Understand, I’m all for education. In fact, I recently earned my MA in Philosophy, and am working towards an MS in Computer Science. If you take away anything from this article it shouldn’t be that I’m anti-college or anti-education. Quite the opposite. What I’m saying is that going to any institution of learning for the sole purpose of getting a degree is dumb if that degree won’t provide you with a significant advantage in the job market. Yet this is exactly what I did, and in the dumbest way possible. Feeling that it was a bit of a scam, my younger self elected to do the absolute minimum to earn that slip of paper. I didn’t see what difference it made getting my degree from Stanford or University of Phoenix, and I definitely didn’t see the necessity in getting good grades when the diploma would be the same regardless of my GPA (to be clear, this is the part where I was wrong).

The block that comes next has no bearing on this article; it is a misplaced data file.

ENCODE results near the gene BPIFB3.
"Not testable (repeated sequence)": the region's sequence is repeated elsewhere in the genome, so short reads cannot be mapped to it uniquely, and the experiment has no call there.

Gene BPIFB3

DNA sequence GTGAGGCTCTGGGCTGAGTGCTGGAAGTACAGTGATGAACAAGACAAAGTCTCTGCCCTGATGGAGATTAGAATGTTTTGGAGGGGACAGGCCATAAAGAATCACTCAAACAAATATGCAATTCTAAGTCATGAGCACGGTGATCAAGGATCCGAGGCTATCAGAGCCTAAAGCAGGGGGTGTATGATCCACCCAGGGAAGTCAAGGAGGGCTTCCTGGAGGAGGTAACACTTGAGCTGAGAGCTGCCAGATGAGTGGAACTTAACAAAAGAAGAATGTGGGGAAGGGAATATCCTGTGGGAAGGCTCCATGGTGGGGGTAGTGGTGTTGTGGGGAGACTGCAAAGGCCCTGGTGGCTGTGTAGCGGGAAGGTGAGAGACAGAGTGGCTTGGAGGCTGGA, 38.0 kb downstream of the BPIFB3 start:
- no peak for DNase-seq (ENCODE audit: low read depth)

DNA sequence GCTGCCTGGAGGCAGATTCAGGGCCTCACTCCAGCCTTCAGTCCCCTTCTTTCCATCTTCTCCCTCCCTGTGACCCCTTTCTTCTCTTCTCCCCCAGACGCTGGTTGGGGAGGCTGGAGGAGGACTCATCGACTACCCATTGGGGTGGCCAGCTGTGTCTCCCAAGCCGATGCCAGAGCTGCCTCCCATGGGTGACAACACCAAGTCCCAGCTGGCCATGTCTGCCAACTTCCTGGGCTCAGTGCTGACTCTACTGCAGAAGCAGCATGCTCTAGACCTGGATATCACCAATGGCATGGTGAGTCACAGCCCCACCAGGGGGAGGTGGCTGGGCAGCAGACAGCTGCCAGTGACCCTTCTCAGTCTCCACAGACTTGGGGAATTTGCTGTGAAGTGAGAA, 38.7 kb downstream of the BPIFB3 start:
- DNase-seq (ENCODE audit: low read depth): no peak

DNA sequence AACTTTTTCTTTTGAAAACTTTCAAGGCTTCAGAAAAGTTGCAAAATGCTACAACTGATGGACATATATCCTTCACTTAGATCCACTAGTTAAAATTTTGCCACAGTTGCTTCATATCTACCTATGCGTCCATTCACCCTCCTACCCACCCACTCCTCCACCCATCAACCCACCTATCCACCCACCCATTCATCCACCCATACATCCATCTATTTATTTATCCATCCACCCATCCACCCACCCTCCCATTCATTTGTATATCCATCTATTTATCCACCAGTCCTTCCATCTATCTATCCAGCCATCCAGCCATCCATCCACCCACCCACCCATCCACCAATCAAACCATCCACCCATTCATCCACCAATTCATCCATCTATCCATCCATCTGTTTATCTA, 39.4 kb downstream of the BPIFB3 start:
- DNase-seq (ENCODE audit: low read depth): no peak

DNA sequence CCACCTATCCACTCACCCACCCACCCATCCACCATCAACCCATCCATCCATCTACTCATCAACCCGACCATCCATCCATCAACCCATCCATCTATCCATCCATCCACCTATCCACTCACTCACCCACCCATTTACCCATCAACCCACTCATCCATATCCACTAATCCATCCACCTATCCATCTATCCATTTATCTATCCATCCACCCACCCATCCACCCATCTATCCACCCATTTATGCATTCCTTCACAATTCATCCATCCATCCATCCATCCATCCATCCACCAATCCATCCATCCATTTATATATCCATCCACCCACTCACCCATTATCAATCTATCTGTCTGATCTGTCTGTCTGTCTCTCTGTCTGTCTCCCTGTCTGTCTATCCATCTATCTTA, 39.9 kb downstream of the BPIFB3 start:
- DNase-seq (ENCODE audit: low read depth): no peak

Later in life, I decided to go back to school because there’s something I want to do and I needed to significantly enhance my realm of knowledge in order to do it. Unlike before where I was attending college because I wanted to get a diploma, I’m here now because I’m endeavoring to learn. The road has been a long and arduous one, due in no small part to the decisions I made as a teenager not to apply myself in school. Let me be clear, choices I made when I was fifteen years old has directly and negatively impacted my present academic career. It turns out it does matter where that slip of paper comes from, and unless you get into one of the right places from the start, you’re going to have a hell of a time getting into one later.